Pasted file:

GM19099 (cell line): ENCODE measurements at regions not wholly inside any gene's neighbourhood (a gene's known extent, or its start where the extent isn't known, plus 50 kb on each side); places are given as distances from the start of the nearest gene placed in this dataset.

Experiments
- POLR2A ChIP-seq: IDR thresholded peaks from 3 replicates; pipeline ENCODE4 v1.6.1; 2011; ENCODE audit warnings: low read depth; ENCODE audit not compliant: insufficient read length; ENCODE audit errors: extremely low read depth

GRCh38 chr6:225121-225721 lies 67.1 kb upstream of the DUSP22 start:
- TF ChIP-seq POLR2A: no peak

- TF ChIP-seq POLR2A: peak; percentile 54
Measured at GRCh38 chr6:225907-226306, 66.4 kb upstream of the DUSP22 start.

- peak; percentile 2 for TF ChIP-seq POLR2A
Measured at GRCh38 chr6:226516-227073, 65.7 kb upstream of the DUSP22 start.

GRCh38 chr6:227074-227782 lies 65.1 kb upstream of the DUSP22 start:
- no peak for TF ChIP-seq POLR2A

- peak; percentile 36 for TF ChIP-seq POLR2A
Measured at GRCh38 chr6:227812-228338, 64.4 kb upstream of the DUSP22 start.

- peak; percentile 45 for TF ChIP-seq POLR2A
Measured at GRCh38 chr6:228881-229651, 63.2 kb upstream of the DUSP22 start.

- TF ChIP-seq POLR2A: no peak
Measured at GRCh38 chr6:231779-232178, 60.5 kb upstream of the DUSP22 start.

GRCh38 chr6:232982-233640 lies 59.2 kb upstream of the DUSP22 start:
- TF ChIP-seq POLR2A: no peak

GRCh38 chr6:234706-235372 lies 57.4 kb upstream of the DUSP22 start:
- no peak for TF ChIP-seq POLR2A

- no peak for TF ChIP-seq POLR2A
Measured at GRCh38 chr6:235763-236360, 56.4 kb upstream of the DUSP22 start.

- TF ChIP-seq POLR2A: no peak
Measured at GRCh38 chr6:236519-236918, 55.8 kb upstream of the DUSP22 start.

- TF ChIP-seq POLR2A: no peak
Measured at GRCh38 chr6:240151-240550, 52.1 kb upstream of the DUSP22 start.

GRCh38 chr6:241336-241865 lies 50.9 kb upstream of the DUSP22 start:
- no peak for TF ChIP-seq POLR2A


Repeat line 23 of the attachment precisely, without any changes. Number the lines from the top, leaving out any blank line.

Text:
Measured at GRCh38 chr6:235763-236360, 56.4 kb upstream of the DUSP22 start.